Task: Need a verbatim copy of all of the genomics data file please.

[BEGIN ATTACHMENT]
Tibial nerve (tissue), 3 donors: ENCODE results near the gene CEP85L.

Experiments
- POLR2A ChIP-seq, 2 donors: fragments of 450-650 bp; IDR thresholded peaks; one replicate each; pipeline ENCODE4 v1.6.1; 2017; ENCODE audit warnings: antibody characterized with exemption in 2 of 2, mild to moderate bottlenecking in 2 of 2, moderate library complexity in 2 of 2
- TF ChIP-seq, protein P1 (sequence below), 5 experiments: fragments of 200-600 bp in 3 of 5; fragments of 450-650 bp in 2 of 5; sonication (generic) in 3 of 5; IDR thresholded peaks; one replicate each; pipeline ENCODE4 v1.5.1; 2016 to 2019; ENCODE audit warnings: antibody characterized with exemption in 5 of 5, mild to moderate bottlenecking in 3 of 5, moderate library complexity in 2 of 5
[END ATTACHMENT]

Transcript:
Tibial nerve (tissue), 3 donors: ENCODE results near the gene CEP85L.

Experiments
- POLR2A ChIP-seq, 2 donors: fragments of 450-650 bp; IDR thresholded peaks; one replicate each; pipeline ENCODE4 v1.6.1; 2017; ENCODE audit warnings: antibody characterized with exemption in 2 of 2, mild to moderate bottlenecking in 2 of 2, moderate library complexity in 2 of 2
- TF ChIP-seq, protein P1 (sequence below), 5 experiments: fragments of 200-600 bp in 3 of 5; fragments of 450-650 bp in 2 of 5; sonication (generic) in 3 of 5; IDR thresholded peaks; one replicate each; pipeline ENCODE4 v1.5.1; 2016 to 2019; ENCODE audit warnings: antibody characterized with exemption in 5 of 5, mild to moderate bottlenecking in 3 of 5, moderate library complexity in 2 of 5